Today, the company grows its algae in narrow 1,350-liter tanks with artificial seawater that’s full of nutrients, bubbled air to provide carbon dioxide and LED lights to mimic sunlight. Prometheus harvests the algae and puts it in a separate tank and, using a proprietary process, stimulates what’s called biomineralization — the formation of minerals into biological structures. “That’s our secret sauce,” Burnett says. The result is a slurry that it dries into a powder and combines with proprietary natural binders to create a zero-carbon bio-cement. The material can be mixed with the granular material known as aggregate to form bio-based concrete. The final bio-concrete blocks look pretty much like those made with the industry standard, Portland cement.
Burnett, 66, a serial entrepreneur, previously founded five companies, four of which were based on tech transfer from a university or a lab. In 2011, he created the now-dormant e-Chromic Technologies based on technology licensed from the Department of Energy’s renewable energy lab for a window technology that reflected infrared radiation back into the atmosphere to reduce the need for air conditioners and cooling. “That’s where I got bitten by the decarbonization bug,” he says.
In February 2021, the University of Colorado’s tech-transfer office connected Burnett with the four professors, and the next month they founded the company together.
The early stages of a university spinout are tough because academic researchers can’t use their school labs for commercial work, but raising money takes more than just theoretical proof that the technology works. Cameron set up a basement lab in his house with fish tanks and bubbling apparatus purchased from pet stores. “We were sending samples to some of our investors that me and my kids actually made,” Cameron says.
A year later, the startup raised $8 million in venture funding led by European life sciences firm Sofinnova Partners that included strategic investors Microsoft, architectural firm Skidmore Owings & Merrill and roofing giant GAF. That enabled Prometheus to start pilot projects.
In a video, Microsoft president Brad Smith calls out the need for new innovations in concrete to bring down greenhouse gas emissions, singling out Prometheus and another company in which it’s invested, CarbonCure. “At Microsoft, we think about this a lot because a lot of concrete goes into our campuses and data centers,” he says in the video. Prometheus has since done a prototype project with Microsoft, which is building hundreds of data centers worldwide each year. “When we invest in emerging technologies, we look at if this is feasibly mainstream by 2030,” says Brandon Middaugh, senior director of the Microsoft Climate Innovation Fund, noting that the 2030 deadline of the Paris Agreement no longer seems so far away. “We see the potential is there, and there’s a pathway to scale for them.”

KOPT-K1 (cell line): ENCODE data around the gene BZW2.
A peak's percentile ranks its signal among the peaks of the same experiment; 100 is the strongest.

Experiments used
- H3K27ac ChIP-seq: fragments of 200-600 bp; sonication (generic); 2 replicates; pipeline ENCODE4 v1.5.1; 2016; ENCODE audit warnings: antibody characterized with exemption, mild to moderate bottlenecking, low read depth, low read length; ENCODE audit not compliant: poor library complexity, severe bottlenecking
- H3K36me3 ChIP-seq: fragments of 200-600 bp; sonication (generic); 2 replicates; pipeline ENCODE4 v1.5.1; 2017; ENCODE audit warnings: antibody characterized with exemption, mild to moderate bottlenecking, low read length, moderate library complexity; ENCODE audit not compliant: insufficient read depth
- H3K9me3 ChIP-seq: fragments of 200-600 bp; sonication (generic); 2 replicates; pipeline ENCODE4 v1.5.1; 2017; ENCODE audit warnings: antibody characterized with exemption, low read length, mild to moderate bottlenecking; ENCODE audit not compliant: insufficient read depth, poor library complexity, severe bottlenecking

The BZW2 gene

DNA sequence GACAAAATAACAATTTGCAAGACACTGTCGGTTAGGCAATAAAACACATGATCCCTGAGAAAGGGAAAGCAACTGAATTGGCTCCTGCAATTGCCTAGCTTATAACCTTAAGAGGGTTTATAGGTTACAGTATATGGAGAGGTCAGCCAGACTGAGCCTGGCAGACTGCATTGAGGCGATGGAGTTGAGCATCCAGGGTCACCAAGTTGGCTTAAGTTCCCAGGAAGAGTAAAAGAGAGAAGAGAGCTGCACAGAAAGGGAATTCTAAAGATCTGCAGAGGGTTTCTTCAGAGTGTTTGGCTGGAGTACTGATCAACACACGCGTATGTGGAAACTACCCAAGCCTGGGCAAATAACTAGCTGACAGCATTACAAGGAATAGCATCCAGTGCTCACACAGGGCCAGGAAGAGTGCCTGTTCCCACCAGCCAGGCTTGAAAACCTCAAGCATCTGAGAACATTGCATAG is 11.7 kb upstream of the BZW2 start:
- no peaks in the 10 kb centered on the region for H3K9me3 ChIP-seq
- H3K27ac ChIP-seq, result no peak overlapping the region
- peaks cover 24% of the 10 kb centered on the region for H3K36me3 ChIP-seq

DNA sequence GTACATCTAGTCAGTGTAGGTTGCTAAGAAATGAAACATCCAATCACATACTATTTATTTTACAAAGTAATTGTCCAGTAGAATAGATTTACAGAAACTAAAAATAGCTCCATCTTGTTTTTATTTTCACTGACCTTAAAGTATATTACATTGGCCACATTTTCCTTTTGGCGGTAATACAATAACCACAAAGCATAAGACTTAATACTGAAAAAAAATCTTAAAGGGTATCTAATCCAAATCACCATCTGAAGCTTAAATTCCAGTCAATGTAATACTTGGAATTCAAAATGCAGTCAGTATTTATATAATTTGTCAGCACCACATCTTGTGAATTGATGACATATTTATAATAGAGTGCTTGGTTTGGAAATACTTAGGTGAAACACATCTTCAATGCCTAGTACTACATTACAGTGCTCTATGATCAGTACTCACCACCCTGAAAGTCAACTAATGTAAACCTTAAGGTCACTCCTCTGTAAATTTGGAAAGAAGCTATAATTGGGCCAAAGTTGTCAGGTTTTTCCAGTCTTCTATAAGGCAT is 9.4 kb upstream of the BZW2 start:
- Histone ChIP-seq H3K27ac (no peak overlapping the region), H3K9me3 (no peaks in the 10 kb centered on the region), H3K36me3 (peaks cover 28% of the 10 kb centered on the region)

‘The Bleeding Edge’
Skidmore, Owings & Merrill, the global architectural firm known for skyscrapers that include the Burj Khalifa in Dubai, the tallest building in the world, and New York’s One World Trade Center, had also been looking for ways to reduce its carbon footprint with new materials. Four years ago, it began setting up partnerships with companies that could help, says Brant Coletta, managing partner and head of the firm’s global research and innovation team. In its partnership with Prometheus, it tested bio-materials to see if they could meet specs for things like strength and fire resistance. Working with masons, it built mockups and left them outdoors to see what might happen when exposed to the elements, then sprayed them with cleaners for additional testing. “We’re pushing them, and they’re pushing themselves, to get past all these tests so we can get to pouring concrete in skyscrapers,” Coletta says. “They’re at the bleeding edge of this.”
In February, Prometheus received industry certifications for both load-bearing and non-load-bearing blocks, an important step as it moves to commercialization. Skidmore, Owings & Merrill keeps pieces of the bio-concrete in its offices around the world for clients to see, and plans to exhibit a spiral-shaped sculpture at the Chicago Architecture Biennial this fall. While that may sound fancy, Coletta expects that the first major customer will be a data center.
There’s a lot that still has to happen to get Prometheus’ bio-cement into real projects, and the risks remain high. First it needs to raise the funds to build the factory, which it expects to get up and running in 2024, and then it needs to show it can successfully produce materials at a price customers will pay. It will also need to get its bio-cement past additional testing, and convince major concrete producers to take a chance. Burnett, who figures that the company will be producing at capacity and setting up licensing agreements by 2025, is determined.
“We have to decarbonize both cement and steel if we are going to be at net zero by 2050,” he says. “The math just doesn’t work without those two things happening.”